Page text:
Professionally Speakingwelcomes letters and articles on topics of interest to teachers. We reserve the right to edit letters for length and to conform to our publication style. To be considered for publication, letters must provide the writer’s daytime phone number and registration number. Address letters to: The Editor, Professionally Speaking at firstname.lastname@example.org or 101 Bloor Street West, Toronto, ON M5S 0A1.
Lessons learned from Mr. DResponding to a letter in the June 2012 issue of Professionally Speaking
As a teacher new to the profession, I feel that Gerry Dee’s Final Exam comments in the March 2012 issue of Professionally Speaking shed light on problems I’ve had with classroom management at the secondary level. Instead of identifying Gerry Dee’s short interview as “glorifying” unacceptable classroom behaviour — as Mr. Berish does in the June 2012 letters — I feel that teachers should promote media literacy and present all entertainment through the scope of critical analysis. Although the character Mr. D is semi-autobiographical, the show isn’t meant to be taken as an authentic educational experience. Gerry Dee’s comedy encompasses satire and parody; two genres that enrich the English curriculum. Watching Mr. D in class and examining why situations are exaggerated, and how this technique is used in various media forms, may help teach curriculum expectations in a relevant and engrossing manner. As teachers, we should challenge students to assess why Mr. D “pokes fun at the profession” and how comedy transcends culture as a form of expression.Paul Crisostimo, OCT, teaches business and English at Corpus Christi Catholic SS in the Halton Catholic DSB.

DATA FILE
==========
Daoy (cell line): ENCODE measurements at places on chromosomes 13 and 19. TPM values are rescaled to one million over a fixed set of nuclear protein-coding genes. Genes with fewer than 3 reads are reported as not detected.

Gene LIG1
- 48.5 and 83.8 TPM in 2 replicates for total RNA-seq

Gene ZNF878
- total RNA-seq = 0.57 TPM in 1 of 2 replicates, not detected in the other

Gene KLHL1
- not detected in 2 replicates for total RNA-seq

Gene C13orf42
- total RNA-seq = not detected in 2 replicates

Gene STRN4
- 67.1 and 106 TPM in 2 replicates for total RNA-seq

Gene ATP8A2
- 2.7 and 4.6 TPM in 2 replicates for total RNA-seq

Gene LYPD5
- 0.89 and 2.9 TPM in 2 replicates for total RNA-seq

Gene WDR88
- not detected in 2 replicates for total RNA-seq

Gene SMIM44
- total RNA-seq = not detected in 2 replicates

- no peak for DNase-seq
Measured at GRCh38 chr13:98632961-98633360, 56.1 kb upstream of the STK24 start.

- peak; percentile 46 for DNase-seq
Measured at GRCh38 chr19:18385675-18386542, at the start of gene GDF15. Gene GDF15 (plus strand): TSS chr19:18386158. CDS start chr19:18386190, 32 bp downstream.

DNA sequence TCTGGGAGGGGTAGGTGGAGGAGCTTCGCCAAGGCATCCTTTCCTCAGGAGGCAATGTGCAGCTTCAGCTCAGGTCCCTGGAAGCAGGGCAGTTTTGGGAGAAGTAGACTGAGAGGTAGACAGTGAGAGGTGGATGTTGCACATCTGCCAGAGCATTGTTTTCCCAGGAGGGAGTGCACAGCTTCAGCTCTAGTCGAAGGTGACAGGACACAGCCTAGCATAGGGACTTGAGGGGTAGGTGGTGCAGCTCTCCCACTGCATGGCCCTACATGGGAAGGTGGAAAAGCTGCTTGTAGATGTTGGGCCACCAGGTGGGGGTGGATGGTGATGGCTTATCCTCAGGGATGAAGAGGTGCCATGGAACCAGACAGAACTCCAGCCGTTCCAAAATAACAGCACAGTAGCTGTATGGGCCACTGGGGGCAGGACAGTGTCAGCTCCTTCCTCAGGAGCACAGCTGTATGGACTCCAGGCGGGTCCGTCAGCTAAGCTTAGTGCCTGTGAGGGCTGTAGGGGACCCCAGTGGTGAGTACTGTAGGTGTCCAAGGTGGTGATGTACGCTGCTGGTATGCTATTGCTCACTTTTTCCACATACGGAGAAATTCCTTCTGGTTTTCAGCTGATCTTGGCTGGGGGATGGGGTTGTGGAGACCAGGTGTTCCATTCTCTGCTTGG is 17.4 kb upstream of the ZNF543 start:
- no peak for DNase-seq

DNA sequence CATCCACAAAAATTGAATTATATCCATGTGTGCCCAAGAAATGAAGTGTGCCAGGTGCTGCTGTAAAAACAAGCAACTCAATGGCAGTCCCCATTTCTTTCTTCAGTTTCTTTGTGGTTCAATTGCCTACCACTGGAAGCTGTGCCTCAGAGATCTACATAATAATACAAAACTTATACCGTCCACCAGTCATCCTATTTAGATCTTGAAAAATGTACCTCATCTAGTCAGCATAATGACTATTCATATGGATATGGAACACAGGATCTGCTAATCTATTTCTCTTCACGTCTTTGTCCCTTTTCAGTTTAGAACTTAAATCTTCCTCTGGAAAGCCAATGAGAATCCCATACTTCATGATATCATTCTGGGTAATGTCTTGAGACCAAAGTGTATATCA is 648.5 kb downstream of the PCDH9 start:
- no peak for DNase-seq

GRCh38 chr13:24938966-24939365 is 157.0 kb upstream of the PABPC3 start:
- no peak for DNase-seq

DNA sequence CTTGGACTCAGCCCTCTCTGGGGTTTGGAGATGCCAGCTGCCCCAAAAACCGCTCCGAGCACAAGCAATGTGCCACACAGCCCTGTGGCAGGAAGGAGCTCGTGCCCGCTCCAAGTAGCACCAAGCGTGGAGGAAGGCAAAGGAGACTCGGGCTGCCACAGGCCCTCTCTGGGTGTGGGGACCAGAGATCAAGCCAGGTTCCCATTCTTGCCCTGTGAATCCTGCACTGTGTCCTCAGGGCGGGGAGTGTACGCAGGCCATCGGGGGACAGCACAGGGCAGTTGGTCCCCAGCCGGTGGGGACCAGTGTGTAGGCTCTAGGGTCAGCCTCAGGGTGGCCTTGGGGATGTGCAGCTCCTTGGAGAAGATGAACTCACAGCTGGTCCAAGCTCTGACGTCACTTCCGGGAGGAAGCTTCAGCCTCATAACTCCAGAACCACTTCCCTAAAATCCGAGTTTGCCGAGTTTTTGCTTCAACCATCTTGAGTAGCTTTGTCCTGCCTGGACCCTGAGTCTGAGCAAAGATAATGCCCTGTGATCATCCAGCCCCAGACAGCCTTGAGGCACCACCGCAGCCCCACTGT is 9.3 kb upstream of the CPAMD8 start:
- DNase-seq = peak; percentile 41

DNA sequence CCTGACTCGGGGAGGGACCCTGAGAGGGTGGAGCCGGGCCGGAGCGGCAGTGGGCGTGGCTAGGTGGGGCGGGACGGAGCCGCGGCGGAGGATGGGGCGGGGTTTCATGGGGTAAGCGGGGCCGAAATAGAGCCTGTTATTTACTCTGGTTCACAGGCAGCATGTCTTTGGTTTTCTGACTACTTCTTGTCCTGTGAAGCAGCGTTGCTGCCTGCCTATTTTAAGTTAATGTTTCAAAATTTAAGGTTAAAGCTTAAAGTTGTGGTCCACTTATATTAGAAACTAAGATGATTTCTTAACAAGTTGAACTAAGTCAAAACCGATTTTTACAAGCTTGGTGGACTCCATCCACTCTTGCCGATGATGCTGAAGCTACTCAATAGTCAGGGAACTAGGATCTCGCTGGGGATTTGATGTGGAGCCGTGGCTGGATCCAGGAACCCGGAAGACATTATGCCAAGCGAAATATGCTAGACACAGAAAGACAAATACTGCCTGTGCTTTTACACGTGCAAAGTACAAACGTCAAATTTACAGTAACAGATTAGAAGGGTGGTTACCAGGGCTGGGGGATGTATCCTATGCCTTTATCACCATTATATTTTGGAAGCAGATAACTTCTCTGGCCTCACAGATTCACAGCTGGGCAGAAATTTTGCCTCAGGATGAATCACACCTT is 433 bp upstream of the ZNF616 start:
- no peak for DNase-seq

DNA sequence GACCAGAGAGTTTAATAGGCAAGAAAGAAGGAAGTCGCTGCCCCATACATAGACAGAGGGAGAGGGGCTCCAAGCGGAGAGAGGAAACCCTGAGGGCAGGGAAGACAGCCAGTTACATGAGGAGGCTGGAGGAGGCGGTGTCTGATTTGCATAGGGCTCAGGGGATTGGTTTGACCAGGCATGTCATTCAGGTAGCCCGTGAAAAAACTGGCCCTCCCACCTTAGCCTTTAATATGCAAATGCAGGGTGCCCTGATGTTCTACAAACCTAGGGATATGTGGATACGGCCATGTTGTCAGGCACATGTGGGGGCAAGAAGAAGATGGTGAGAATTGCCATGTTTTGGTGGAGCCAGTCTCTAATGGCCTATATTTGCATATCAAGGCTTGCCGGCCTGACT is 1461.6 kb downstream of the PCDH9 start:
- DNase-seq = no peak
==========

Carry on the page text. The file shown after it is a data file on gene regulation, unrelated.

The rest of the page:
It’s entertainment, folks!
Any doctor watching the hit series Scrubs for the first time would be horrified by the antics of the physicians portrayed on the show. Mr.D is not intended to be an instructional video for aspiring young teachers. Mr. B should lighten up.
Victor J. Bishop, OCT, teaches French at Markham District HS in the York Region DSB.
Personal reasons for teaching after retirementRe: “The profession should do more to help new teachers,” June 2012 letters
I disagree strongly that supply teaching should not be done by retired teachers.
Teachers who retire at an early age, sometimes from 54 to 55 years old, are in fact creating jobs for young teachers. That teacher could easily have remained employed for many more years as a full-time teacher. Many teachers stay beyond the 85 factor — are they stealing jobs from young teachers? Well, then why should a retiree who chooses to do supply work be judged negatively?